Ready to at least try integrating technology into your lesson time? One easy way to do this is to use Modacity. If you aren’t already using it, what are you waiting for? Modacity is the music practice app that organizes, focuses, and tracks your progress. It combines all the tools you need – journal, recorder, metronome, tone generator, timer, and note taker – into one easy-to-use app.

Once you’ve familiarized yourself with Modacity, you can set your students up to use the app. Here are some guidelines:

1. Ask if they have an iOS platform. Modacity is currently only for Apple users, but we will have an Android version at some later point in time

2. Next, talk the app up! Let them know about all the benefits Modacity will bring them. Explain to them how they can get organized, efficient, and focused by using playlists and timers on practice items.

3. Create a precomposed practice routine that you and your student can practice together. Practice together with Modacity. Record yourselves. Use the improve button. Take some notes. Be a part of your student’s first experience practicing with Modacity, just like you would their first experience playing a new instrument. To see exactly how you can do all of this in Modacity, check out the images below.

  

4. Set the student up to practice on their own. Create playlists for the upcoming week, proactively add notes to their practice items and show your student how leave notes for themselves. If your student needs a lot of granularity, you can create daily playlists and name them after certain days of the week, so your student can know what to practice on which day

5. Set clear expectations about how your student should use the app in the upcoming week, and show your student the history and statistics features. The star rating system is very flexible, so set clear expectations for how to use it. Do you want to rate quality of effort? Current mastery? Subjective impression of the session? Be consistent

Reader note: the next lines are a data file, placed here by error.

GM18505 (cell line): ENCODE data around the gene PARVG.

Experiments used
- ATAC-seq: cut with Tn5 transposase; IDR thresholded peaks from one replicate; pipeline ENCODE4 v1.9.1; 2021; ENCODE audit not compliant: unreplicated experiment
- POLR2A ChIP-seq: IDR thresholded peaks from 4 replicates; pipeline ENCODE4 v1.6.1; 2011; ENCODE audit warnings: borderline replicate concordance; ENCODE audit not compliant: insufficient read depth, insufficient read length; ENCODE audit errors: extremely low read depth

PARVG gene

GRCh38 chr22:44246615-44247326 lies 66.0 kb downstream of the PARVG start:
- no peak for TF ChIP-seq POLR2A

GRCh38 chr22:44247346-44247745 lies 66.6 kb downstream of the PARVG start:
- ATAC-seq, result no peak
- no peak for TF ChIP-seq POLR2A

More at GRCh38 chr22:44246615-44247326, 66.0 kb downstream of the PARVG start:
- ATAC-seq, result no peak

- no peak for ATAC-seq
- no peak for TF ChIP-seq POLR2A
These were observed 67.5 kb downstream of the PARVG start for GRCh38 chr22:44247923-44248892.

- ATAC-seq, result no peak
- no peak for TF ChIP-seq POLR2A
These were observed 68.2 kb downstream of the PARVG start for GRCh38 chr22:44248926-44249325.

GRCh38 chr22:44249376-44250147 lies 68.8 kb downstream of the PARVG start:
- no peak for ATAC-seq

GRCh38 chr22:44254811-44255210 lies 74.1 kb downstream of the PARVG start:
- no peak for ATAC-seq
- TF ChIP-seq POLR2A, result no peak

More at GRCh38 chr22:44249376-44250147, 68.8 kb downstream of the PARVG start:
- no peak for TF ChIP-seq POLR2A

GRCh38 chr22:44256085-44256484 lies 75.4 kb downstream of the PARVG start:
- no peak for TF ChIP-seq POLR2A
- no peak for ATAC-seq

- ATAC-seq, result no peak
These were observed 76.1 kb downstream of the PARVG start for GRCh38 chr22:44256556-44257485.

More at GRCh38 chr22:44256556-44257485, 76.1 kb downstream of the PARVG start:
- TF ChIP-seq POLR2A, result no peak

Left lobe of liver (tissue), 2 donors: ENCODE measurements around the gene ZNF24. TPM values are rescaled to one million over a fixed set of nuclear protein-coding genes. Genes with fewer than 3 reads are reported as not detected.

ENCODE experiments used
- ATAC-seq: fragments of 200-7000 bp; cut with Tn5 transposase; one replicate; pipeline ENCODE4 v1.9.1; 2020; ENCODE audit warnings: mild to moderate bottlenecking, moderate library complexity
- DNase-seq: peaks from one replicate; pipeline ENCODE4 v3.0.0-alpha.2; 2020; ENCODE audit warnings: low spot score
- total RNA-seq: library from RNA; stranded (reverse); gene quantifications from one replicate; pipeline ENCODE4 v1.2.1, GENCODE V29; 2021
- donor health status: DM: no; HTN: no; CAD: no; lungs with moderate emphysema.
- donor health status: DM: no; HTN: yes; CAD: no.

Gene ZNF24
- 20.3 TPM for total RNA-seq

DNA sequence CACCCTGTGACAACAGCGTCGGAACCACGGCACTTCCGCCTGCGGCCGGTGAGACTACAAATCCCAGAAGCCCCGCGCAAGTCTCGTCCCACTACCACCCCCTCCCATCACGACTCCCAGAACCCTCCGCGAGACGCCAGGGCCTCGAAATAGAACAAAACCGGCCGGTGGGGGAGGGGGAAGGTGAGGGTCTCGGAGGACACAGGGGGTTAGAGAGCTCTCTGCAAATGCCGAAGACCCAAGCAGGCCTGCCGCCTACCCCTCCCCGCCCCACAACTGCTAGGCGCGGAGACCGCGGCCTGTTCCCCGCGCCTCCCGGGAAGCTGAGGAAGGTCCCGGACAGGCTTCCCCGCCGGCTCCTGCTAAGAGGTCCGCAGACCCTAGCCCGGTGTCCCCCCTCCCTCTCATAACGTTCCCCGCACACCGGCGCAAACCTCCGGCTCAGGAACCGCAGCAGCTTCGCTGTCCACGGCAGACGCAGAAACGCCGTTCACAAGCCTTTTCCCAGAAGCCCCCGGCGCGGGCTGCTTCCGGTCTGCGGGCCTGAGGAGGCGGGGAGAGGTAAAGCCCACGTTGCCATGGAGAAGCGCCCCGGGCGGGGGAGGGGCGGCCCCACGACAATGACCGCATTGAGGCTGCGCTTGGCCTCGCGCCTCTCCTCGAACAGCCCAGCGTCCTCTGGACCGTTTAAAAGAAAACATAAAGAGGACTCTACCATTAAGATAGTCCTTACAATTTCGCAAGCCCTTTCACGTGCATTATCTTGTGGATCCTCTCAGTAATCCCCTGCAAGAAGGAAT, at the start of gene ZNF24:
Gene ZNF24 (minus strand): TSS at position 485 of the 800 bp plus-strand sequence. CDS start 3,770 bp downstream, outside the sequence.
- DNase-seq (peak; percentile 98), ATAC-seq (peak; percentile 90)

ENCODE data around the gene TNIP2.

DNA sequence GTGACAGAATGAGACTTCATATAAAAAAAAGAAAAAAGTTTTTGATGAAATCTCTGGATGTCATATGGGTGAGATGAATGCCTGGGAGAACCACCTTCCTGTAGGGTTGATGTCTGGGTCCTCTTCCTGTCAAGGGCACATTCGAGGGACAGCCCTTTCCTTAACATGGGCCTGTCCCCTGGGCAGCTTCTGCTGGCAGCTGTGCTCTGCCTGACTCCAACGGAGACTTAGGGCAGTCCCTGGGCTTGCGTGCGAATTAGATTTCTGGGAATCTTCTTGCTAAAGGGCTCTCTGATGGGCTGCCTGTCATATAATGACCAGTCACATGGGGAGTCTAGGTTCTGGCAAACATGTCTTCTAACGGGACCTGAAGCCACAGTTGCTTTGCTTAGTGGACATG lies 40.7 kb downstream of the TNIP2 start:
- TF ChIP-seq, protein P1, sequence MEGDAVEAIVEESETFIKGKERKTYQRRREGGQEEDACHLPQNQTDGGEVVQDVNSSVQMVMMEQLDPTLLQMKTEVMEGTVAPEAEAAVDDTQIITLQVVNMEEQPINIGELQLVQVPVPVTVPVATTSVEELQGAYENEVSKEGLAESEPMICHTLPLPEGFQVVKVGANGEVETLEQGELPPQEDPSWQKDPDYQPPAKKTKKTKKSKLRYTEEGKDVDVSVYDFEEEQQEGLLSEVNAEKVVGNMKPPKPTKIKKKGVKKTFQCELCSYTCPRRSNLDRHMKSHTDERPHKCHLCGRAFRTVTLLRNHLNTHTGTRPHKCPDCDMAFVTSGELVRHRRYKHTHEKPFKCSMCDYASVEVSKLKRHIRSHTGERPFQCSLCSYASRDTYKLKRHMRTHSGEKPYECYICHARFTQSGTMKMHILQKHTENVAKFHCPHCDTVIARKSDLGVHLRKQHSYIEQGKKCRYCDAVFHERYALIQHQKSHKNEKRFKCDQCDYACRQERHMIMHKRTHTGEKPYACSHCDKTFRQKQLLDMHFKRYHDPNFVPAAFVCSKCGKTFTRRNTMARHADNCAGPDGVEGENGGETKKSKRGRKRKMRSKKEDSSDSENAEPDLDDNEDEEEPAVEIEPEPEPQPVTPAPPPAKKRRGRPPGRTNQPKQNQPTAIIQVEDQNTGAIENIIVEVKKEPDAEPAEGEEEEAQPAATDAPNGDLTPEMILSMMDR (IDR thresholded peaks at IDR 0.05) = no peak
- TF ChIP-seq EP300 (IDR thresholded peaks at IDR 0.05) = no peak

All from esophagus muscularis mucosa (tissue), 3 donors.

6. At the next lesson, review your student’s stats and ask them how practicing with Modacity went.

Additional tips for successfully integrating Modacity into your lesson

Still not entirely sure how to structure your playlists and practice items for your students? Here’s an example Modacity playlist!

As you can see, Modacity’s playlists and practice items were built to effectively organize music practice and save time. The time tracking features can also help with transparency in the relationship you have with your student, and help you to know where your student spent his/her time.

ONCE YOUR STUDENT STARTS USING MODACITY

  • Keep an eye on your student’s stats, to see how frequently they use Modacity
  • Let them be the driving force behind it (Think driver’s ed, not drill sergeant!)
  • Stay updated on our features – go to our FAQ page to get on the beta and be on the cutting edge of all updates to Modacity!
  • Email or use our in-app chat feature for any support requests, or feature suggestions.

MODACITY FOR THE CLASSROOM

If you’re an ensemble or band director, tell your students to add all daily warm up exercises and performance pieces to their playlists in Modacity. Make it a point to talk about budgeting practice time. Be sure to stress the importance of scheduling in practice breaks and set times for visualization. If you have a practice time requirement, be sure to frame it in an exciting & empowering way – students should not feel like practicing their instrument is a chore!

LAST BUT NOT LEAST…

If you have any feedback for us, please don’t hesitate to contact us at hello@modacity.co. We also love to hear about how musicians are using Modacity. So if you have a story, please share it with us! Additionally, if you’re looking for a studio discount, let us know! You can email us at the above mentioned address.

Marc Gelfo

Marc Gelfo

Marc has been practicing music for 30+ years. After applying cognitive science & computer science to French horn, Marc became an internationally touring symphony musician. His experience includes teaching and performing with thousands of musicians around the world, including the San Francisco Symphony.